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Digital Subscriptions > MusicTech > Oct-16 > Follow Actions and what they can do for you

Follow Actions and what they can do for you

It’s so easy to let software lock everything down nice and tight and be predictable. And yet, says Martin Delaney, it doesn’t have to be like that…

Ableton Live Live In Depth – Part 8

Follow Actions are settings we can make in Ableton Live’s Session View clips that determine how and when one playing clip will automatically move on to another, and what will happen when it gets there. We can use Follow Actions for creative purposes, such as in evolving sound-art installations, or to create unpredictable sequences of instrument parts: but we can also use them as purely practical tools, for example creating timed intervals in a live performance – they’re very flexible. Follow Actions can be thought of as Ableton’s take on generative music – music which composes or arranges itself in a semi-automatic way. Brian Eno fans will know what I’m talking about. Go back to his Discreet Music album from 1975, which would’ve been made with hardware devices and tape in those days, to the Generative Music 1 album from 1996, which he made using SSEYO’s Koan software. If you want to get some of that old-school Eno action, Koan evolved into Noatikl 3, and it’s still available from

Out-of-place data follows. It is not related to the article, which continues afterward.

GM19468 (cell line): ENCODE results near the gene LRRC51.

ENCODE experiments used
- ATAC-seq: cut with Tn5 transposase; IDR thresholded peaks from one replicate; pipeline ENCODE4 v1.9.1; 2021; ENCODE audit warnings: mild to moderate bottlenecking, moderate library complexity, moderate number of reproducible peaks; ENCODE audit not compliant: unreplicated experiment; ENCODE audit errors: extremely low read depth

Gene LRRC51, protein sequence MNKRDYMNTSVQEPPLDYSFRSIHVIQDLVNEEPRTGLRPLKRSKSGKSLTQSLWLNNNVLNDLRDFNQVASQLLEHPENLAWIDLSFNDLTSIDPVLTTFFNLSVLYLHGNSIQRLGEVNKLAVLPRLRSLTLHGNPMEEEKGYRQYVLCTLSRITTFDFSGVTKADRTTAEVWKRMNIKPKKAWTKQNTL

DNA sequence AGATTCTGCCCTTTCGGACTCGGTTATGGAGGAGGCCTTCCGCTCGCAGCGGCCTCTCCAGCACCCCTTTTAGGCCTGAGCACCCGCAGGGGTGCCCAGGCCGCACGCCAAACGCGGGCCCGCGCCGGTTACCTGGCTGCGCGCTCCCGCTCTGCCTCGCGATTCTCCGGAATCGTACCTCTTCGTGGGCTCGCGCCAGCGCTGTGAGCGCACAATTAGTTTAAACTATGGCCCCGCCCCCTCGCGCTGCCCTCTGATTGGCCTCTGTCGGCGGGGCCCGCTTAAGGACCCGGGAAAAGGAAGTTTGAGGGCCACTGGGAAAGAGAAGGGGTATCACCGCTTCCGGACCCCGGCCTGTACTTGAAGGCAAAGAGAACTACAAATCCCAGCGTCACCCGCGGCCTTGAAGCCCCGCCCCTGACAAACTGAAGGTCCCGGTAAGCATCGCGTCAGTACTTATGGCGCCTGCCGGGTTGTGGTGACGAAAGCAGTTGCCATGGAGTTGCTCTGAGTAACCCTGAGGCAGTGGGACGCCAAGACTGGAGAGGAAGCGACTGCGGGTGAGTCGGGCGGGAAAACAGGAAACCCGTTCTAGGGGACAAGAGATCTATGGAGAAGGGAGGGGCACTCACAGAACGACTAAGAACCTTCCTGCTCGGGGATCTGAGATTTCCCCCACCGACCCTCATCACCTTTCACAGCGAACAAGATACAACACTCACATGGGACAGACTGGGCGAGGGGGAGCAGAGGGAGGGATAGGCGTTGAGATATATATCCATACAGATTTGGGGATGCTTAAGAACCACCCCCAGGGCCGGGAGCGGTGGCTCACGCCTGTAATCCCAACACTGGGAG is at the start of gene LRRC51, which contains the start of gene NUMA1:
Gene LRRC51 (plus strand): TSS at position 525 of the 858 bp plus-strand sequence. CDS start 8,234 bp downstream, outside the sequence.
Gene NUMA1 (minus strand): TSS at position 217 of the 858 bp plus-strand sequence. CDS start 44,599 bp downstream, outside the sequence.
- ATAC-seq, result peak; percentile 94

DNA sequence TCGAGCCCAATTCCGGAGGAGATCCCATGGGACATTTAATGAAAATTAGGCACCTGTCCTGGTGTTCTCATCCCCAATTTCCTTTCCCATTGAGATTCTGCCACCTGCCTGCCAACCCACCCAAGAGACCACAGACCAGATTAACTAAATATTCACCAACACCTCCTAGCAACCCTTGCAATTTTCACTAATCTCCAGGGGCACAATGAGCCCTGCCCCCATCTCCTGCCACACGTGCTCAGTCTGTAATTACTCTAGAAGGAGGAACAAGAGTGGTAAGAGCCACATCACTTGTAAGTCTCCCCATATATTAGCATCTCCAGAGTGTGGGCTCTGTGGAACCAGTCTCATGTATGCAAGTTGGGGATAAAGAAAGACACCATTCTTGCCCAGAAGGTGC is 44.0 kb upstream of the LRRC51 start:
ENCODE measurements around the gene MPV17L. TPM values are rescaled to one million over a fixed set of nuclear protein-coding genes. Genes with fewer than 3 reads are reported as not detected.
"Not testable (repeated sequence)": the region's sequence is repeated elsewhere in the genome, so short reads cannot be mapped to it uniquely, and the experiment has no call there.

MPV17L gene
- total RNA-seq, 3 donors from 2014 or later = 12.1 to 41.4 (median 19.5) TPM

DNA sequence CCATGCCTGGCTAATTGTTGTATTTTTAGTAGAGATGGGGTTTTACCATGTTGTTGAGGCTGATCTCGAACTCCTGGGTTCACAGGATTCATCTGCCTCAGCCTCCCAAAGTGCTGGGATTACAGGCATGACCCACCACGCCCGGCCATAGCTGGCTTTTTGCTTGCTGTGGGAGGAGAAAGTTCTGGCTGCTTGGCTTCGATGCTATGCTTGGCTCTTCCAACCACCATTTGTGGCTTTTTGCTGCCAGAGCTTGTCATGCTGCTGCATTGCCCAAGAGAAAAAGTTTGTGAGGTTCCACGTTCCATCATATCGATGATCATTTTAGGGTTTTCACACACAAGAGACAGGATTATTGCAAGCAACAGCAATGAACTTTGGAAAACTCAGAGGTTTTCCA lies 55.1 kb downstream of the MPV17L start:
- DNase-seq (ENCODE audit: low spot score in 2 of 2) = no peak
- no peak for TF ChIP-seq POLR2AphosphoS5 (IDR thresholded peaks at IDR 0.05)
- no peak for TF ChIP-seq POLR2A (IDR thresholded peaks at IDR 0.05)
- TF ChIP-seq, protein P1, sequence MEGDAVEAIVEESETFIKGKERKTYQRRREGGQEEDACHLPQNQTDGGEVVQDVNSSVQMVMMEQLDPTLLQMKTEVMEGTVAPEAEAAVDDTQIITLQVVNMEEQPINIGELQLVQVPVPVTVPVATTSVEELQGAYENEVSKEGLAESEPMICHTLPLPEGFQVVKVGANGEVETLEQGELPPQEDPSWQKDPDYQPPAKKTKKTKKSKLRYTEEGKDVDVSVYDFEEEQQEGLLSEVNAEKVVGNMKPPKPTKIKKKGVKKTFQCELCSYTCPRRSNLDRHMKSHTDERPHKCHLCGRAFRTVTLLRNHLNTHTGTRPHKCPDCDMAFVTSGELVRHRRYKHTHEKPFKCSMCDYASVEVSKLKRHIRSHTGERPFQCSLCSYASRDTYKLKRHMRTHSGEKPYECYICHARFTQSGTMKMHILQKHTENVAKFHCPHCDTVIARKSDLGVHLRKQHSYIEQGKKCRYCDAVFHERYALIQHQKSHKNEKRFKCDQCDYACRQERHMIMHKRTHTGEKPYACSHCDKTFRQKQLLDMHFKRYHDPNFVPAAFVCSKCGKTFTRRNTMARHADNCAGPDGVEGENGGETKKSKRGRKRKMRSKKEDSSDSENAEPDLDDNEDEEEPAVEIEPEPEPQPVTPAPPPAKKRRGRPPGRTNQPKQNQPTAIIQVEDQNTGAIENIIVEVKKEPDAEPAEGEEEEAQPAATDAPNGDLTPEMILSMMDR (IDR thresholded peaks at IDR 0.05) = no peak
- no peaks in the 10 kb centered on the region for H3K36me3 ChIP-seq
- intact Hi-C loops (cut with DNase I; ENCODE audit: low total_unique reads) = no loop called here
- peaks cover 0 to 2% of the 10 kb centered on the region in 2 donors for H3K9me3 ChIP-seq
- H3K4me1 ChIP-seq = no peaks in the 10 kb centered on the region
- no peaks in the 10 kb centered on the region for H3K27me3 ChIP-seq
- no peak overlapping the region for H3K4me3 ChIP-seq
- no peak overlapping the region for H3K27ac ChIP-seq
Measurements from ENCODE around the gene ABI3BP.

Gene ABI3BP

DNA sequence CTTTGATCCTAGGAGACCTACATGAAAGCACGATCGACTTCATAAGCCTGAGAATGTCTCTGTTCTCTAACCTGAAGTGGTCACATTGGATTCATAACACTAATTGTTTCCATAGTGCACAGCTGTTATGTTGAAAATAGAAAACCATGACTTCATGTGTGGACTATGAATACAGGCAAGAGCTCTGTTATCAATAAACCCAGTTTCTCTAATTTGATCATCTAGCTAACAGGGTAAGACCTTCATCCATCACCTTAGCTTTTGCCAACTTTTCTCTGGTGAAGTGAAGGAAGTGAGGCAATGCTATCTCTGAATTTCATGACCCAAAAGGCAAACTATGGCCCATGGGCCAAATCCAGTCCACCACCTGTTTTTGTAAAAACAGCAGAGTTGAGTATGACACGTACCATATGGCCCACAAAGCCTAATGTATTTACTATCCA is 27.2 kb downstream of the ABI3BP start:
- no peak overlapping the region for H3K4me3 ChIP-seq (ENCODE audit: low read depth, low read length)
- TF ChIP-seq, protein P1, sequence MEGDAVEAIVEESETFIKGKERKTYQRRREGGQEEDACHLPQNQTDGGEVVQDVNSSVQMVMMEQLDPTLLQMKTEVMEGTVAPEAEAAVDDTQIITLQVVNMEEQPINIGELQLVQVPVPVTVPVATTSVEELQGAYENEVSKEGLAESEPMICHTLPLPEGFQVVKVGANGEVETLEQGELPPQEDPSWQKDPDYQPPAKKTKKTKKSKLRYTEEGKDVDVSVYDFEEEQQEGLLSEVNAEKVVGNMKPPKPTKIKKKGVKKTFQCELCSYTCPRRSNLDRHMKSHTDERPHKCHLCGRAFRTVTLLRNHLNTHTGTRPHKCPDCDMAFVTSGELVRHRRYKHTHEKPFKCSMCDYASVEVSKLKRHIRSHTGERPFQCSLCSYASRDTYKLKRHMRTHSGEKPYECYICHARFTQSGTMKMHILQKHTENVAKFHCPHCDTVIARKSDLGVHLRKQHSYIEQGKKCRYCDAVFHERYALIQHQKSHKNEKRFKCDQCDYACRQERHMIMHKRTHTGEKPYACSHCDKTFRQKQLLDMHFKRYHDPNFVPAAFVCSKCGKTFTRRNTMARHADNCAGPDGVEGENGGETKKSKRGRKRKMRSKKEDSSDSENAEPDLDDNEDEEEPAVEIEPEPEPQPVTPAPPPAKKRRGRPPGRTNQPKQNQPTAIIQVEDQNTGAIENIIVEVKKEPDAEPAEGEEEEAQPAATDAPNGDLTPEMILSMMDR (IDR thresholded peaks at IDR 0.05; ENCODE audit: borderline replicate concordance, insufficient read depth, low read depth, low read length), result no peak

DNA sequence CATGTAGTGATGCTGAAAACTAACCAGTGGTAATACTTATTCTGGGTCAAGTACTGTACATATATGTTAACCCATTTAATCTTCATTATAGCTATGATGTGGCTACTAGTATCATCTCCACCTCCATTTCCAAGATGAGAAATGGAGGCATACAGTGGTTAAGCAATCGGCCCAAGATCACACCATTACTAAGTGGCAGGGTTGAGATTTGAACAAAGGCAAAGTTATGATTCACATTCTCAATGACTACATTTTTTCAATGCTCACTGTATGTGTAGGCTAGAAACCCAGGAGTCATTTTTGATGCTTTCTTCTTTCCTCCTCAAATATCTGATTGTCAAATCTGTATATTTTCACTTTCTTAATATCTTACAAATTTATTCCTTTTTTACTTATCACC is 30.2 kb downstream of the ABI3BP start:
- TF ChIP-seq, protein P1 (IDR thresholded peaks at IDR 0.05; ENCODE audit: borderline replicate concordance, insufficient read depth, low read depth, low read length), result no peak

Follow Actions only work in Session View, and only vertically with adjoining clips in the same track. If or when the Follow Action clips arrive at an empty clip slot, they stop, so that’s worth remembering when you’re trying to prevent Follow Actions from running on into the ‘wrong’ areas of your set.

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